Shauna Sylvester: COP26 Day 9—gender moves to the forefront, but how much has really changed?

The executive director of the SFU Morris Wosk Centre for Dialogue shares what it's been like to witness so much misogyny during her years working in international development

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      By Shauna Sylvester

      It’s Tuesday in Glasgow, the 9th day of the global climate negotiations and today’s theme is gender. I expect the same platitudes I’ve heard for years that women are the most vulnerable to rising GHG emissions and they bear the greatest burden in dealing with the impacts of climate change. I also expect to hear that investments in women deliver the greatest impact as women are critical to food security, child development, community economic development, health, and education. 

      There is no doubt that all of this is true.

      It’s just that these words have been said over and over and over again, with little demonstrable improvement in the lives of women and girls globally. 

      When I was 17, my desire to become a nun was not driven so much by a desire to serve the church, but a desire to be a part of a women’s community that was serving the world. I was fascinated by some of the nuns I had met who were smart, funny, and deeply committed to social justice. Not the general impression most of us have of nuns, but I grew up surrounded by nuns and some of them were charismatic leaders, especially some of the nuns working in Latin America. (Unfortunately, many of them were killed at the hand of despots).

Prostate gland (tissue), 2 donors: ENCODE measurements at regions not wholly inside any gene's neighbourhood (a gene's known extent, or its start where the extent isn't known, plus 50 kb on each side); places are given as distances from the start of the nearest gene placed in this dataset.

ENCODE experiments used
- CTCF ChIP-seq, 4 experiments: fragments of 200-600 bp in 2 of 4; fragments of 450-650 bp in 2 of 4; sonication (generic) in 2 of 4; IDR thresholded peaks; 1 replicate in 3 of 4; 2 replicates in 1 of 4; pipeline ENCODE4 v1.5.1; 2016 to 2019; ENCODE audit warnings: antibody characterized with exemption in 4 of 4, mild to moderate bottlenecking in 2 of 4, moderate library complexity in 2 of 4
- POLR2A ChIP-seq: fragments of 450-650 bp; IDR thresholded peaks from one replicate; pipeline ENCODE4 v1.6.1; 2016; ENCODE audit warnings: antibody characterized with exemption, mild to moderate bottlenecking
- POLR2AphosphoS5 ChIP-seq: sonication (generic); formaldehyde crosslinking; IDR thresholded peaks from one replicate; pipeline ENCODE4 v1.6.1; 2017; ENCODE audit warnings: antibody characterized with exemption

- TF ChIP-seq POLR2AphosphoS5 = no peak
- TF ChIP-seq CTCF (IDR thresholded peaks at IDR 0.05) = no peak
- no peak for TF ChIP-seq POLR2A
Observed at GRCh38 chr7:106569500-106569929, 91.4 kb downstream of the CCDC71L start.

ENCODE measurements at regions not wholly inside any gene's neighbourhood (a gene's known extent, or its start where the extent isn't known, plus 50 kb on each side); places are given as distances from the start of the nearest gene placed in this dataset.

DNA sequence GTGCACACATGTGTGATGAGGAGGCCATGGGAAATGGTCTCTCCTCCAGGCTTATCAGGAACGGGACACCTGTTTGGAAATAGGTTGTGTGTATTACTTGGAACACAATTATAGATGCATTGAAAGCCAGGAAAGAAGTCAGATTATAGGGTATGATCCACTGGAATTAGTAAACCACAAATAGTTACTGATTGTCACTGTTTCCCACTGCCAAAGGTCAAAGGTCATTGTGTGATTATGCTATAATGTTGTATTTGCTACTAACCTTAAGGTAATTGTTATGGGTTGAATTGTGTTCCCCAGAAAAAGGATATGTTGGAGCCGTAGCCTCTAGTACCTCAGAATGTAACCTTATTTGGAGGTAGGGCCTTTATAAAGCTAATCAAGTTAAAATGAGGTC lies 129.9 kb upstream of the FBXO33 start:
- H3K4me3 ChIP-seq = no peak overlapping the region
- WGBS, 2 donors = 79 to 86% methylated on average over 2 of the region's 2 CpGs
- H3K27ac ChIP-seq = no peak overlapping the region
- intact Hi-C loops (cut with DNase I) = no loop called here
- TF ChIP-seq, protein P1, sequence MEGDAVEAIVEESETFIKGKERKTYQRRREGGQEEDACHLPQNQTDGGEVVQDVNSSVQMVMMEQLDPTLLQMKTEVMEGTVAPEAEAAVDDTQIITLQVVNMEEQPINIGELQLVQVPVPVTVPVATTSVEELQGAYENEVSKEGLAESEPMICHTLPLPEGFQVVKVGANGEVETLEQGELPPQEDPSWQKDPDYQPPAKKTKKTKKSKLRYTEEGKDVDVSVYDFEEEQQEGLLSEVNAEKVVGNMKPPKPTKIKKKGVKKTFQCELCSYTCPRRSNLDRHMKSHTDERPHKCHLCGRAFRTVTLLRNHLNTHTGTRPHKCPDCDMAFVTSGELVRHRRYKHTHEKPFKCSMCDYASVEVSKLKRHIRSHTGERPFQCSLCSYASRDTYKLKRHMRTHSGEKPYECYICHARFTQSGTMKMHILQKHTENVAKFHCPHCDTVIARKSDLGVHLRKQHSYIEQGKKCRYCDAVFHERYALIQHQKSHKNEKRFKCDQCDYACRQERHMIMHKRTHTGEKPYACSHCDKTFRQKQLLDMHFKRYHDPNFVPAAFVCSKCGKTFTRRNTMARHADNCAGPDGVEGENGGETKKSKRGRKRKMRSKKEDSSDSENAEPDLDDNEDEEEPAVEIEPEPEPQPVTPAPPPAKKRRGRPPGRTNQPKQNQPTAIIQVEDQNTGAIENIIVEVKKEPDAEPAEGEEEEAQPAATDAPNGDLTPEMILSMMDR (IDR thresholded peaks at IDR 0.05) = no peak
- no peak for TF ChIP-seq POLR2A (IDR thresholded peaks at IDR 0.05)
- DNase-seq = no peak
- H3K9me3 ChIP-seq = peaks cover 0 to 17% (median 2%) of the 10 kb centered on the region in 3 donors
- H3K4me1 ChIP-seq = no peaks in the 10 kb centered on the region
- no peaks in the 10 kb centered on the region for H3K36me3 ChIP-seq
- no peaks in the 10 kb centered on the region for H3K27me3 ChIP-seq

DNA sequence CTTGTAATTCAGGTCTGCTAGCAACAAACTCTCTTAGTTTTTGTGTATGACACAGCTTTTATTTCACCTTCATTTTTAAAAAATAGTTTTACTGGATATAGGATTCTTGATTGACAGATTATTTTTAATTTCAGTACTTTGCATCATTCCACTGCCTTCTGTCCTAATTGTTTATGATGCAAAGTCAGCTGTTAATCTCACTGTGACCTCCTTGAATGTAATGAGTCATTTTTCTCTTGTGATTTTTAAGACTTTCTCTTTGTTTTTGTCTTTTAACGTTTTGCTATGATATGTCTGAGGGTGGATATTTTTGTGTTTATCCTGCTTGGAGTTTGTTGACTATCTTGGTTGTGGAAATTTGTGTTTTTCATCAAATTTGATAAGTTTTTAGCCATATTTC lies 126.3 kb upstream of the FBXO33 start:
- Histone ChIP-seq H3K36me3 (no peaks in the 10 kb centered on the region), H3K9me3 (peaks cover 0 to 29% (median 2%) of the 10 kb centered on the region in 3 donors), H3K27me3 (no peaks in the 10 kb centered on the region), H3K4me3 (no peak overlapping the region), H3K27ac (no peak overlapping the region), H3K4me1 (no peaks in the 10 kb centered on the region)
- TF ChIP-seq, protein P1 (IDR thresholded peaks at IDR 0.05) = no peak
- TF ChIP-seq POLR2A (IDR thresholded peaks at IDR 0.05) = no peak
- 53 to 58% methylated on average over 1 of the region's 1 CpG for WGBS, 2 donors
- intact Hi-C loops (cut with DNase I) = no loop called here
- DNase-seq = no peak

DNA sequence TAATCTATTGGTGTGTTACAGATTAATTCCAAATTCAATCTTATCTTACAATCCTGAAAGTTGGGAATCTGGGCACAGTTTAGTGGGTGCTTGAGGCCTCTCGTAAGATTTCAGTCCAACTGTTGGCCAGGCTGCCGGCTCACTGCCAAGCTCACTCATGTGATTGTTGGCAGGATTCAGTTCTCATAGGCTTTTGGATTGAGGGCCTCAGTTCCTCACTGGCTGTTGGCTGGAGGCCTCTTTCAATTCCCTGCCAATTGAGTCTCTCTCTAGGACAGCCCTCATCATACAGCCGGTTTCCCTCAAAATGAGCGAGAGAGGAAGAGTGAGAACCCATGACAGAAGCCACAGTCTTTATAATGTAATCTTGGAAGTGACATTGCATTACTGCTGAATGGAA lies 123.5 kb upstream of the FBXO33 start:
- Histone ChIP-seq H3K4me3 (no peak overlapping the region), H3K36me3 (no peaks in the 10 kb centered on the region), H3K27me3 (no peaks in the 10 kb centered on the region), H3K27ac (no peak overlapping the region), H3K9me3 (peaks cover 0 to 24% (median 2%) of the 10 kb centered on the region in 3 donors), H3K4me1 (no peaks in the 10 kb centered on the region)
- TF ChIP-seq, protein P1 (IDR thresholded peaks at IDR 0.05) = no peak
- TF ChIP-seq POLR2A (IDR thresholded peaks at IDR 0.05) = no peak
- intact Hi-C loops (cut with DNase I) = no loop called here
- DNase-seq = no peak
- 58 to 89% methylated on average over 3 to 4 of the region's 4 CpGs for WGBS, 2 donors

When I came to my own understanding of the depth of the misogyny of the Catholic church, I left it (much to my parent’s chagrin). I went in search of new communities of women who were serving the world and I found them in the peace movement. Women like Petra Kelly, the leader of the German Green Party; Dr. Helen Caldicott, Australian author and founder of Physicians for Social Responsibility; Canada’s Mary-Wish Ashford, International President for Physicians for the Prevention of Nuclear War; and Pearl Gervais, a former nun and ecumenical leader who helped me find my voice in the peace movement as a young woman on Vancouver island. 

      These women were incredible leaders—capable of creating and guiding global movements, shifting global politics, and building communities of care that nurtured young women. They helped me understand what it meant to have a gender lens and how to ask questions about what I was seeing in the world. Their training served me well, but it also came at a cost.

      As I began to venture beyond the comfort of my parent’s home and reside in communities in Bolivia, Indonesia, Ecuador or rural Nova Scotia, I couldn’t help questioning the world around me. Why was my host mother having to care for six children by herself when her husband was off working in the mines of Potosi? Why was there so much violence in the home when “the man of the house” returned? Why were all the nearby chicharia’s filled with men? Why was I receiving daily advances from men I didn’t know, nor want to know?

      Why were women the only ones I saw in the fields picking alfalfa, usually with a child bundled on their back and another two in tow? Why did my host father have a woman in town in Yogya and his wife on the farm in the country? Why did the girls at my school have to ensure all the chores were done before they could study but the boys did not?  Why were there so many single mothers in Los Bancos struggling to get by? And why did I need to always have a chaperone to go out of the house?